Separation from parents impairs learning in kids

May 16th, 2008 - 2:08 pm ICT by admin  

Washington, May 16 (IANS) Infants who experience temporary separation from one or both parents during divorce, illness or violence are likely to face difficulties in learning at school. Previous research on such separation has concentrated on children in foster or kinship care, who are known to often experience considerable emotional, behavioural and developmental problems.

Yet little is known about the impact of separation more generally, especially in less formalised situations in which one or more parents leave temporarily.

“In most cases, separation is a marker of instability. We suspect that homes in which children are separated from their parents may be less nurturing environments,” said Sandy Jee of the University of Rochester, who led the study.

“Parents are less apt to be reading to their kids or taking time to teach them new skills, such as tying shoes, practising their letters or penning their names.”

The study analysed the lives of 1,619 children between 4 and 6 who were entering kindergarten.

Parents or caregivers were asked if their child had ever been away from a parent for more than a month, and if so, if the separation occurred once, twice, or more than three times.

These children’s developmental skills were also assessed by various observable behaviours - if the child could use scissors or tie shoelaces, for instance.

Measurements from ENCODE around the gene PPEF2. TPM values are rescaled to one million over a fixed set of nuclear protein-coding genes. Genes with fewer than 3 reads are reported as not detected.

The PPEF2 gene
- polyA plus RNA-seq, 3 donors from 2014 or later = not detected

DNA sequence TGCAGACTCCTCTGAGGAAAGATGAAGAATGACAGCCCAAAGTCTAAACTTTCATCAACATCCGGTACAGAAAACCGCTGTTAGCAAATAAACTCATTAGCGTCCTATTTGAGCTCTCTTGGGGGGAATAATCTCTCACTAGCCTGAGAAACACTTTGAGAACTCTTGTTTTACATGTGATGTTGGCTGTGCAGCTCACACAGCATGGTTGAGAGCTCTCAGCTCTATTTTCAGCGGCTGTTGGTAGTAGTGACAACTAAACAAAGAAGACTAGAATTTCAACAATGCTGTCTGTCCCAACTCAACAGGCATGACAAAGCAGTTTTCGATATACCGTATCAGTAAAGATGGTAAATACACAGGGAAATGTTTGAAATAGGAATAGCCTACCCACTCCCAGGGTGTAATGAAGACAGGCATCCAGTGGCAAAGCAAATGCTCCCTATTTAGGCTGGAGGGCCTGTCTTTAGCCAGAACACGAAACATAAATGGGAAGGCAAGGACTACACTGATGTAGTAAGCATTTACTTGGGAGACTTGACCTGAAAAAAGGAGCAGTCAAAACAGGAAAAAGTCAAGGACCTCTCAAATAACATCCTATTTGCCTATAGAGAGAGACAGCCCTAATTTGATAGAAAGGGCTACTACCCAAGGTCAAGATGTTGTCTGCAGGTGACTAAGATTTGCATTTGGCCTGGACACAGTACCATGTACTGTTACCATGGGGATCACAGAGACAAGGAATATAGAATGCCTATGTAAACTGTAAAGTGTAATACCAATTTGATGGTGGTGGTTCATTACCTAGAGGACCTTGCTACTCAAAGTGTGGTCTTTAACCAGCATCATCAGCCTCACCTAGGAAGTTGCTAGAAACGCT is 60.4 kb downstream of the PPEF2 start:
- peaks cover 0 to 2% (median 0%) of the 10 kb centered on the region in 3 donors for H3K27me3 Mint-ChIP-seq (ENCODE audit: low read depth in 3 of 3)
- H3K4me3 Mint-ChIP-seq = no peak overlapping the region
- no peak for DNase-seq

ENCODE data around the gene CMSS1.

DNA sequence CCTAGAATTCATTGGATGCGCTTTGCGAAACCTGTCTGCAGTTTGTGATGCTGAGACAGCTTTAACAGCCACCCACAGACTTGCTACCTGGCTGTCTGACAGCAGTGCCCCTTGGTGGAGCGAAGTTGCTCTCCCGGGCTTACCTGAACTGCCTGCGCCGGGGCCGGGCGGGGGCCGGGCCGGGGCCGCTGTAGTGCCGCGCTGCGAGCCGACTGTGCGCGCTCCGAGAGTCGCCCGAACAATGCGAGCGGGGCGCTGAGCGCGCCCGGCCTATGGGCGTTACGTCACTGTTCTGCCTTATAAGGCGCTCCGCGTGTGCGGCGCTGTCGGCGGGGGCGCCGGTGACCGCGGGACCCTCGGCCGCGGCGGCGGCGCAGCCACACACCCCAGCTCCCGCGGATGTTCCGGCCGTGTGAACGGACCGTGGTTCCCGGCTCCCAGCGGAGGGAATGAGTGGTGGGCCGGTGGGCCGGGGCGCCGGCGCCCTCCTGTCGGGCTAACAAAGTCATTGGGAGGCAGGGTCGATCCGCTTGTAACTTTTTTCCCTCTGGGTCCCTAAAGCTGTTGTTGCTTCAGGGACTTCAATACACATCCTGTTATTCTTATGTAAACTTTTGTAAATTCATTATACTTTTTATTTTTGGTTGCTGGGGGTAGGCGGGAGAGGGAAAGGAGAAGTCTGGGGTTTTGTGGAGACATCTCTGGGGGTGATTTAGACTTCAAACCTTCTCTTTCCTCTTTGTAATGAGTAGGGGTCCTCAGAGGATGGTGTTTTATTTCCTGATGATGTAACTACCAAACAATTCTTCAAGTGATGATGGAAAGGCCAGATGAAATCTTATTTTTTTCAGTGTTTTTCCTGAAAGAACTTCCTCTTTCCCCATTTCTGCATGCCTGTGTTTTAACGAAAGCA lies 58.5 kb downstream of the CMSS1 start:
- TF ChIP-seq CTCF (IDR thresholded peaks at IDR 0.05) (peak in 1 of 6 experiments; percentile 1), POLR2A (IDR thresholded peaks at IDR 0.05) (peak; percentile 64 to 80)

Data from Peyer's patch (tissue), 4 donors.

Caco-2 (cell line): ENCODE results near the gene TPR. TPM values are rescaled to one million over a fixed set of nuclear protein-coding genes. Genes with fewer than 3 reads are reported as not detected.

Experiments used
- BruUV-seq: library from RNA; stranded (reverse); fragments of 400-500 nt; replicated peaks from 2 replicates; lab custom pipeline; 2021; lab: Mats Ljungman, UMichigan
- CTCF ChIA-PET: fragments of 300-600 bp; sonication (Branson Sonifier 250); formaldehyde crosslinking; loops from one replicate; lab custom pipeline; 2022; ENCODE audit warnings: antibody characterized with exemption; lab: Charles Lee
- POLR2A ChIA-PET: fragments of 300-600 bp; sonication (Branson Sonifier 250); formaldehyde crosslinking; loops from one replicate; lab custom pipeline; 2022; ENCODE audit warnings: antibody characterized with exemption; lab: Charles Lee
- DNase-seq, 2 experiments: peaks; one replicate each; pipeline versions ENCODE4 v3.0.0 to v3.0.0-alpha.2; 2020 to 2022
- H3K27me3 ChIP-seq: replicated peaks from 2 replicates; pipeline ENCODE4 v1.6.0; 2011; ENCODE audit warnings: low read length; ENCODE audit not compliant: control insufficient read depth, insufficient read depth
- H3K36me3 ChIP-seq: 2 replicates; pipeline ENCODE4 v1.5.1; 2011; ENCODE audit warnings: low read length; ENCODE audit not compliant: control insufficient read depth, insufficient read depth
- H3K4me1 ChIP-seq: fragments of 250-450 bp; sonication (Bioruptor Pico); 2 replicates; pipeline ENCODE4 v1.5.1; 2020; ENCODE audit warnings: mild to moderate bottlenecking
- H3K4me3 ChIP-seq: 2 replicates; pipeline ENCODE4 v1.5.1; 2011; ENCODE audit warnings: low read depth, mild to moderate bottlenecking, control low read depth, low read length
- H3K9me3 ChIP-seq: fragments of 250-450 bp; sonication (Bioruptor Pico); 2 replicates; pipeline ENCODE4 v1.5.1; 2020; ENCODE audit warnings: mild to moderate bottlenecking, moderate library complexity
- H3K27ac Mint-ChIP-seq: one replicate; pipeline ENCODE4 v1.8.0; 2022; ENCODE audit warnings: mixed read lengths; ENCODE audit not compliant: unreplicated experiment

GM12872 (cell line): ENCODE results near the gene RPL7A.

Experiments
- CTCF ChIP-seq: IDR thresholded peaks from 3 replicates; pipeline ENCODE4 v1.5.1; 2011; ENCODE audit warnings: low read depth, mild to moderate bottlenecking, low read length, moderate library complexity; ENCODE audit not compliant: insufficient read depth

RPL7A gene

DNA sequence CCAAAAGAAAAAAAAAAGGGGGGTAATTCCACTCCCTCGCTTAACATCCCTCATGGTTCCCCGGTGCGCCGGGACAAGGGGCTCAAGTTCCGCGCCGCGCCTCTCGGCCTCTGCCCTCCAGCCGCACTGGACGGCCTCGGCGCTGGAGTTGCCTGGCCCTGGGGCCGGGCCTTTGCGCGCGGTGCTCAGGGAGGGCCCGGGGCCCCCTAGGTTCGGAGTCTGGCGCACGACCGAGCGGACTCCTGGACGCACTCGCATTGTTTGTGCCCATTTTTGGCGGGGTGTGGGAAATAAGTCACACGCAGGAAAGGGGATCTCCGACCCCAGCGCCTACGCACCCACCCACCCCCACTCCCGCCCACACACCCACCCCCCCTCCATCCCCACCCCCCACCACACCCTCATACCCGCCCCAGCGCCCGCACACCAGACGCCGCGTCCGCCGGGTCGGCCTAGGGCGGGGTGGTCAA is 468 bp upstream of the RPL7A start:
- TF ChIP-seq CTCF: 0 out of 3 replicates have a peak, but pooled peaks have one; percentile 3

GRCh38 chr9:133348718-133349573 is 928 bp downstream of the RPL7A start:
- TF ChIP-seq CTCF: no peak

The results were then analysed to produce four-point scales, each measuring different dimensions of healthy development, including how well a child learns new tasks and how well he or she uses language to express ideas.

“We found that 18 percent of these urban children had been separated from their parents at some point in their childhood,” Jee said. “This was surprising, but not unimaginable, since poverty is often linked with volatility in homes. In fact, seven percent of these kids had been separated two or more times.”

Children separated at any point scored significantly worse both on the four-point scales measuring their ability to learn new tasks and their pre-literacy skills.

These findings are being published in the May-June issue of Ambulatory Paediatrics.

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